Once a month, our lovely Christian writers’ group, called Cotswold Scribblers, meets up. We usually have a theme to write around, and I enjoy trying different genres and ideas. The theme for May was Victory, and this was my piece. One of the others had a lovely piece as well, highlighting that victory could be the same as loss, and it comes out in this piece. Victory, but for how long, and at what price? Victory can be the idea that you persuaded the adults around you to let you stay at least one more day in your current placement.

She stands just outside the kitchen door, listening to their quiet voices. Her hand grips the bear a little tighter as she takes the smallest shuffle forwards, then changes her mind. She doesn’t want to know. Does she? Suddenly resolute, she steps forward into the kitchen, rushing towards the blond haired lady, and jumps up and down, side to side, her face in the largest smile she can manage. “Look at my bear, Cassey,” she says, her voice loud and singsongy, “look, he’s wanting his dinner, but I told him it wasn’t dinner time yet, that’s right, isn’t it? We don’t have dinner till much later, do we? When Amy wakes up, and then a bit more, and I told bear that, and Amy is still sleeping, ‘cause I can’t hear her, so she must be sleeping, and bear didn’t believe me. He’s very naughty, isn’t he?”

She takes a quick breath, her eyes taking in the lady’s face, and she slows down the bouncing a little as the lady smiles at her. Her voice is less loud as she continues, “…but maybe bear could have a snack or a quick biscuit as long as he doesn’t spoil his dinner. I don’t think it would spoil his dinner, would it? What is for dinner?” She stands still now, and her tummy makes a little wiggle deep down.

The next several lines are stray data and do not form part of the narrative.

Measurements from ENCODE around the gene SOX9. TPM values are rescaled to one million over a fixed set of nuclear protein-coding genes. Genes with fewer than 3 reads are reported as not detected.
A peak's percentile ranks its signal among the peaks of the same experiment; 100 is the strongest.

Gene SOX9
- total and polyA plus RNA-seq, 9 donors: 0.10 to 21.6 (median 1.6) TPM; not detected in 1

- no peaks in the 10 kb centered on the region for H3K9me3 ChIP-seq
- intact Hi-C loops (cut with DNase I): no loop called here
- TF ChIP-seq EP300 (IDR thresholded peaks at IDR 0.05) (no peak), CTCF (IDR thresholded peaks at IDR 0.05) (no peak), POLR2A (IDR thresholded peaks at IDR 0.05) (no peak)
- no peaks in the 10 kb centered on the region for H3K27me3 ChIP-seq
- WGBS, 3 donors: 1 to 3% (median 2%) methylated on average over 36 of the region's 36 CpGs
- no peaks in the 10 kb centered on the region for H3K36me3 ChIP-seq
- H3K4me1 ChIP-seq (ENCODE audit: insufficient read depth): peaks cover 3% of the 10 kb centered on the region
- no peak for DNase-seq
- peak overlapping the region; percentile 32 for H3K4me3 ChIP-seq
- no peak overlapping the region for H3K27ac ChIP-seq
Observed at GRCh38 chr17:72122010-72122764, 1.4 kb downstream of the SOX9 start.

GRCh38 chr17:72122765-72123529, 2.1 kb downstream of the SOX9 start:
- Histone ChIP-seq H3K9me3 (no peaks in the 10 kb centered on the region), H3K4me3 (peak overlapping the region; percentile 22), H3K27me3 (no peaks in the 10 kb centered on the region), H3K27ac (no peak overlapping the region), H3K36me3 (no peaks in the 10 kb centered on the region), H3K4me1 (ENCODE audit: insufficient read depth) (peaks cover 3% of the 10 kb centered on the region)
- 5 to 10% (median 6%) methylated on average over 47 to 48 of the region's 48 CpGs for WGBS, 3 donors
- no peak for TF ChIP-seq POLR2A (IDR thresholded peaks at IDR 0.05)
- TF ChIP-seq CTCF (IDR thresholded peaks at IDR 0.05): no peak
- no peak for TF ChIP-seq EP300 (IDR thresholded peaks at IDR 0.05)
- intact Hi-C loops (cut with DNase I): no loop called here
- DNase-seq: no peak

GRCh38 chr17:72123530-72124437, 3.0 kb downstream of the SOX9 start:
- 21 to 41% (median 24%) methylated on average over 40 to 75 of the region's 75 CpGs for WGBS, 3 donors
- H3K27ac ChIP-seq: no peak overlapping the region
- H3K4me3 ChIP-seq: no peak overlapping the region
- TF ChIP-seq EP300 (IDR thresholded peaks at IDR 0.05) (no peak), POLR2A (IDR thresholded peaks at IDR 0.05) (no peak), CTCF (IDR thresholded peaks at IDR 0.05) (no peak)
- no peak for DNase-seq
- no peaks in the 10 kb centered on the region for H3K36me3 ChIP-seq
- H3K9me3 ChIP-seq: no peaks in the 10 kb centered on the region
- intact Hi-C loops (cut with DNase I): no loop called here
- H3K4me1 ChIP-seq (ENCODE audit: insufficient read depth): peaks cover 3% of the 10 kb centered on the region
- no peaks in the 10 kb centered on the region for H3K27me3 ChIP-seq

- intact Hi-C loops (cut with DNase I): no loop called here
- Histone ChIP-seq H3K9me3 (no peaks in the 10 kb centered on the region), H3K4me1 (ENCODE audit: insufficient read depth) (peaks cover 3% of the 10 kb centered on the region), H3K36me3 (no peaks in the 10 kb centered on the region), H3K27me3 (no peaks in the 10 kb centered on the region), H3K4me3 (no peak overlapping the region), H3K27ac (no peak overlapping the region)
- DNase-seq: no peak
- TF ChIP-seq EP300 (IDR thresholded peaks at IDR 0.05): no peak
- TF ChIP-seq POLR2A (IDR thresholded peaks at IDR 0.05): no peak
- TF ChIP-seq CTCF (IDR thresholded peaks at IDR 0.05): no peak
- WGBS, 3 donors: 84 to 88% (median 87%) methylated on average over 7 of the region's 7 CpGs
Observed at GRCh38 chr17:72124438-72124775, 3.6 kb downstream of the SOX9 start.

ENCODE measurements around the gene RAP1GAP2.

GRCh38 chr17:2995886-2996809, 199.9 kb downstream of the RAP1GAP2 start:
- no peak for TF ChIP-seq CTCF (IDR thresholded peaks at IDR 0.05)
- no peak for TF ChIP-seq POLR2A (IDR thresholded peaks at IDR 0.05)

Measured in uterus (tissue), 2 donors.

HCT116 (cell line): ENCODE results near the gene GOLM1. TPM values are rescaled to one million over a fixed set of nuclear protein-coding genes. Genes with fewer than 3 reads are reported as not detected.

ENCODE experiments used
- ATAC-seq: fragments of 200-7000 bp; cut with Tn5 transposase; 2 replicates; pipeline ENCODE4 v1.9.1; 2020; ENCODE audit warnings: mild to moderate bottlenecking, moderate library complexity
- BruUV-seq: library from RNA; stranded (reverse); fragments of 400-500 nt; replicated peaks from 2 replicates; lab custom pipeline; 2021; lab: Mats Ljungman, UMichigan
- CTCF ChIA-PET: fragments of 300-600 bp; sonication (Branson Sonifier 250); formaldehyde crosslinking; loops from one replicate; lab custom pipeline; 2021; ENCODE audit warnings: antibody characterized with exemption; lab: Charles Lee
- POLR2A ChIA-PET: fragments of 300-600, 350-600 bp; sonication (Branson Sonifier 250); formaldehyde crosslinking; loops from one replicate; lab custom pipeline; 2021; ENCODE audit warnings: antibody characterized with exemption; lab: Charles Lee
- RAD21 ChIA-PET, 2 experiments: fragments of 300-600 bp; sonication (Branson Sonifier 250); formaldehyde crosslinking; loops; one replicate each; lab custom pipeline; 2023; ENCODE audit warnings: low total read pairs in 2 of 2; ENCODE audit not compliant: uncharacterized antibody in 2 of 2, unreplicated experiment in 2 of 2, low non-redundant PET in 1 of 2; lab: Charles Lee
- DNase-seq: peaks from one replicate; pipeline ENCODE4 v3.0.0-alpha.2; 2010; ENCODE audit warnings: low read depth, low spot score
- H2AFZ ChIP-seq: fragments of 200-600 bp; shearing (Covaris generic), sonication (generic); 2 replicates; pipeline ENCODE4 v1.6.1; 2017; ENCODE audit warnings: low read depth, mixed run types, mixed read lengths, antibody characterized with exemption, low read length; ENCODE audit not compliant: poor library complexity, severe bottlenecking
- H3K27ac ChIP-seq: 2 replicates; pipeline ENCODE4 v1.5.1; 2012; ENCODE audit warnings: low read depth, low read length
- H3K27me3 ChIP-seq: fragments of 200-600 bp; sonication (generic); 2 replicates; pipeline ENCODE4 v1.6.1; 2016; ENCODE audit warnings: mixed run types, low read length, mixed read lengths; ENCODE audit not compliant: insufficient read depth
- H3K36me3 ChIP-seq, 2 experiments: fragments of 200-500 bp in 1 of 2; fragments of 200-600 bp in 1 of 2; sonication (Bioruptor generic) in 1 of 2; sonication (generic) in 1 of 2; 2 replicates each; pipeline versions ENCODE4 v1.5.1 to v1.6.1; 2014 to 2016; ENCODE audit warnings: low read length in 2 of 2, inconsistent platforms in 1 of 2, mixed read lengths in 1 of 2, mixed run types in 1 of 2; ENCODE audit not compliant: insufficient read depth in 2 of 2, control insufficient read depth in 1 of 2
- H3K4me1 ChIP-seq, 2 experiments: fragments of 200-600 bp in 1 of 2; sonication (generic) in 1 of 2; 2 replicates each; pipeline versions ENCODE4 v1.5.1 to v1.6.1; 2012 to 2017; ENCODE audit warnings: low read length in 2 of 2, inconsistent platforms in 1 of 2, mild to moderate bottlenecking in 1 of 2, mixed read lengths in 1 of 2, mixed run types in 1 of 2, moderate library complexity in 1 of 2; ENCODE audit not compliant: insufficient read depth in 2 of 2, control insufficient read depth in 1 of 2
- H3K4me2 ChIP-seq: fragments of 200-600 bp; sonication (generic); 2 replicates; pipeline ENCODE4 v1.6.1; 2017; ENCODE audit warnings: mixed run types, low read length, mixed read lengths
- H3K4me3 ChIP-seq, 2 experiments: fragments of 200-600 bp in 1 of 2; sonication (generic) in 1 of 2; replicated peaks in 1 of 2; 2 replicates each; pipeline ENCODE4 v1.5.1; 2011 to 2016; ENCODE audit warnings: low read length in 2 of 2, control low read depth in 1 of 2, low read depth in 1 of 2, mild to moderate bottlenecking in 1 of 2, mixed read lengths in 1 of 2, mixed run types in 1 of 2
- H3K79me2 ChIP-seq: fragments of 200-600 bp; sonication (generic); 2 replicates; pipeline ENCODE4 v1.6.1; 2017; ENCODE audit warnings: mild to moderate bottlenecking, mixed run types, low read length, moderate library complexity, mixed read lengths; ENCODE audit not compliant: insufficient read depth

The lady smiles even more, “Oh sweetie, look, I’m still clearing up from lunch! Yes, dinner is quite some time away, we will eat when the short hand of the clock is on the four, and the longer one all the way down pointing at the six. You can have some carrot for you and bear, do you think you’d both like that? Or bear might be thirsty and you both could have some water.”

She nods, yes, carrots would be good. “Bear doesn’t like water,” then she hesitates. Maybe they should have water, if only it would change the conversation between the adults. Will they stop the quiet discussion if she had water? But she really doesn’t like water. Cassey smiles again, and touches the little girl’s hair for a moment. “You can have squash instead,” she says, “I know you don’t like water. I will pour some for you now, and then I think you and bear should go outside, so you can show Maggie how high you went on the swing the other day, she’ll never believe me otherwise.”

The little girl nods, and drinks her drink as slowly as she dares, glancing at the woman called Maggie. Maggie smiles at her as well, but not the way Cassey does. She has seen Maggie before, and she doesn’t think Cassey likes her too much, for the evening after Maggie has been, Cassey is frowning a lot and there are always very quiet conversations with Dan, Cassey’s husband, and those conversation stop when they know she’s nearby. Dan is extra loud and tosses her in the air higher than he usually does, calling her Funny Bean, making her giggle, but his eyes weren’t the same and she had been louder and wilder, so Dan stopped smiling. It hurt and she had screamed when they said there was nothing on the telly as it was too late for little ones everywhere.

Maybe if she goes outside and shows Maggie how high she can go, maybe the adults will be happier with her? The feeling deep down is back and she jumps up and down, telling Maggie in her brightest voice that she can touch the sky with her toes from the swing, and Maggie laughs, and she feels like today might not be a day where Cassey will be whispering in a cross voice, and the thought makes her skip into the garden, feeling sure she’ll be sleeping here tonight and tomorrow as well, until Maggie comes again, but today she managed to make Maggie happy, and that’s all that matters right now.

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